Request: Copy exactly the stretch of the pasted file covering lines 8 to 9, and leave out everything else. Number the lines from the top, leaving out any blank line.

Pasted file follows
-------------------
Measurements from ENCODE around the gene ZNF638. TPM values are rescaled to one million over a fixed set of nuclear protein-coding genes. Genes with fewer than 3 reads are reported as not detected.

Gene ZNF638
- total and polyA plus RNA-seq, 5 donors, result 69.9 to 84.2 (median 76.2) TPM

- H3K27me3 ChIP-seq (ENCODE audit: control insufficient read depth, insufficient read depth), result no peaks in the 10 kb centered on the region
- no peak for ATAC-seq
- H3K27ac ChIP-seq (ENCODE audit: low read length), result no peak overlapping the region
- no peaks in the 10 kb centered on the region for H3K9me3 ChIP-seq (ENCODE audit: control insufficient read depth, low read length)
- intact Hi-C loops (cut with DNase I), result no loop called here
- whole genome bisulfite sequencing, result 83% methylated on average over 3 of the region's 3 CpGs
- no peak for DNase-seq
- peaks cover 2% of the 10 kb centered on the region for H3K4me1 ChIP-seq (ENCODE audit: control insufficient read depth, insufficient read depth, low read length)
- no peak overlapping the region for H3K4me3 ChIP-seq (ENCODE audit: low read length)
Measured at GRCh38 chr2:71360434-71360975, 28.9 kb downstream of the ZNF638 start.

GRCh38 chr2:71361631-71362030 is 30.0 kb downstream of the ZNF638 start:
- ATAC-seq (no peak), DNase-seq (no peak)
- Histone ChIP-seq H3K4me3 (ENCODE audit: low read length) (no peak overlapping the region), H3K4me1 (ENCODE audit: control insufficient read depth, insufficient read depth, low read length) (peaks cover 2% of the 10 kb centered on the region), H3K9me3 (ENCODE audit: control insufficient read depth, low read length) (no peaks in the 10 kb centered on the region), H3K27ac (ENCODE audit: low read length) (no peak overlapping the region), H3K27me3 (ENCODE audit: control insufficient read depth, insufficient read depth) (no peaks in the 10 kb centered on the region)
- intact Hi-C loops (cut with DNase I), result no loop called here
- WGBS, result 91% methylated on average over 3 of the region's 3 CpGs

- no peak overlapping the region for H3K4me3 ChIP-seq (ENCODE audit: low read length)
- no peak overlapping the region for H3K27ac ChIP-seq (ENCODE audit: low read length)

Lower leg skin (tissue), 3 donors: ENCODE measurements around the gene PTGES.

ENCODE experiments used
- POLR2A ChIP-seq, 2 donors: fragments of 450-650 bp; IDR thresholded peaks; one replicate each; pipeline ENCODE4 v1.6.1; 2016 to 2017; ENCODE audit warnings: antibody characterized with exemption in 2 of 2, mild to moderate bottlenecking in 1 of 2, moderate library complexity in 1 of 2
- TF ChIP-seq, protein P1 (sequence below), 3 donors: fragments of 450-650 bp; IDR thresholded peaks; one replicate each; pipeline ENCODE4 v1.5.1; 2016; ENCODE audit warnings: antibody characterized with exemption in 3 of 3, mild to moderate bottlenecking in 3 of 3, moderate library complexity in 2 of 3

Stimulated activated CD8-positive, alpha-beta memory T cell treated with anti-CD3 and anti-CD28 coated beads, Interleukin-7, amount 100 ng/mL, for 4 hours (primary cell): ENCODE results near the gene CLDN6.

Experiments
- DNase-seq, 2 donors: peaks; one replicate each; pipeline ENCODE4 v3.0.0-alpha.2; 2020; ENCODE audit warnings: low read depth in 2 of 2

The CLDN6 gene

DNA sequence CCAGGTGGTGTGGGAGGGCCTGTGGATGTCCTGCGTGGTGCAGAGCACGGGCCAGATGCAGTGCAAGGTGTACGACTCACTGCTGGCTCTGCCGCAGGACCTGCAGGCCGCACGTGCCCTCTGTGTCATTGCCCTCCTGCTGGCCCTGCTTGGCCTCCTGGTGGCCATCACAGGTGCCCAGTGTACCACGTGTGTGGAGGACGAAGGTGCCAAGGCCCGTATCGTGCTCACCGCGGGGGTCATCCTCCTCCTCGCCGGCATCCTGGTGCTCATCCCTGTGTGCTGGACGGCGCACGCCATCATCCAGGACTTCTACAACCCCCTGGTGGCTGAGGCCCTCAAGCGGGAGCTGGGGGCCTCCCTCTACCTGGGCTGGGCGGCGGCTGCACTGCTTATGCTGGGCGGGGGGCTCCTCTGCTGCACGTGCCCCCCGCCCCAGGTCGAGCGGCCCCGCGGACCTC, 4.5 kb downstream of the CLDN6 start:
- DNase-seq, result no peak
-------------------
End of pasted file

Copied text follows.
- intact Hi-C loops (cut with DNase I), result no loop called here
- whole genome bisulfite sequencing, result 83% methylated on average over 3 of the region's 3 CpGs